20 September 2004 LAWFUEL – Best for law news, legal research, a…

20 September 2004 LAWFUEL – Best for law news, legal research, attorney, law firm, criminal law news A Los Angeles man who owns several meat distribution companies pleaded guilty today to federal fraud charges for orchestrating a scheme in which he paid kickbacks to restaurant purchasing agents and caused the restaurant owners to pay inflated prices for his food.

Michael Silver, 60, of Los Angeles (90058) pleaded guilty today to three counts of mail fraud related to the kickback scheme. Silver owned and operated the downtown Los Angeles-based M&M Foods, American Distributors, California Food Distributing, General Provisions, Quality Foods, United Seafoods, and Universal Foods. Through these companies, Silver sold beef, poultry and seafood to restaurants, country clubs, hospitals and assisted living facilities throughout California, Nevada and Hawaii.

According to court documents filed in this case, in the scheme that ran from January 1997 through February 2002, Silver paid cash kickbacks to purchasing agents and chefs at the food facilities based on the quantity of food they ordered. Most of the time, Silver mailed the cash kickbacks directly to the purchasing agents at their homes.

As part of the scheme, Silver generated money for the kickbacks by increasing the final invoice prices of the food product. To obtain even larger cash kickbacks, some purchasing agents accepted less food than actually ordered.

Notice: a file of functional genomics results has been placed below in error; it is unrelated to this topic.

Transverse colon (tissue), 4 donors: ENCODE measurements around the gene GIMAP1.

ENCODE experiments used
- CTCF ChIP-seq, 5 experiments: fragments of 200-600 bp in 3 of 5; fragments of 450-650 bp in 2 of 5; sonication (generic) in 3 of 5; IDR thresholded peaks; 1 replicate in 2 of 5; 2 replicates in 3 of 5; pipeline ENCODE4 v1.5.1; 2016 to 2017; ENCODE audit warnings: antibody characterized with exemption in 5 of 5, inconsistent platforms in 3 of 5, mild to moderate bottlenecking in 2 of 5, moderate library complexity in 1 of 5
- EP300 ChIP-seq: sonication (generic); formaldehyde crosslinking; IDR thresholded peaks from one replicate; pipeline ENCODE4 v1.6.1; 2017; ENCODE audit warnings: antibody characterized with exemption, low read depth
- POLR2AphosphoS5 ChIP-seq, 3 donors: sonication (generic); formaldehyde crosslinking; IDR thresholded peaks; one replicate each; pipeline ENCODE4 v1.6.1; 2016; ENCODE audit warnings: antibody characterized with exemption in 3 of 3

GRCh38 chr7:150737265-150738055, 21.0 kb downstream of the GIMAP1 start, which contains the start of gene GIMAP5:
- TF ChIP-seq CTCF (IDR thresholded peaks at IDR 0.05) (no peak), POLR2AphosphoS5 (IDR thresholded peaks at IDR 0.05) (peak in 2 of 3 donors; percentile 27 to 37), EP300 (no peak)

A majority of the owners of the food facilities had no knowledge that their employees were receiving illegal cash kickbacks, nor did they have any knowledge that they were purchasing food product at increased prices or paying for food product not received.

Silver also pleaded guilty to two counts of tax evasion, admitting that he illegally deducted the cash kickbacks as a business expense on his 1998 and 1999 federal income tax returns. As a result of illegally declaring more than $10 million in kickbacks as an expense, Silver failed to pay the Internal Revenue Service more than $5.5 million in taxes.

Silver pleaded guilty before United States District Judge Robert M. Takasugi, who is scheduled to sentence the defendant on February 7, 2005. As a result of the guilty pleas to the five counts, Silver faces a maximum sentence of 70 years in federal prison.

This case is the result of an investigation by IRS-Criminal Investigation Division and the Federal Bureau of Investigation.

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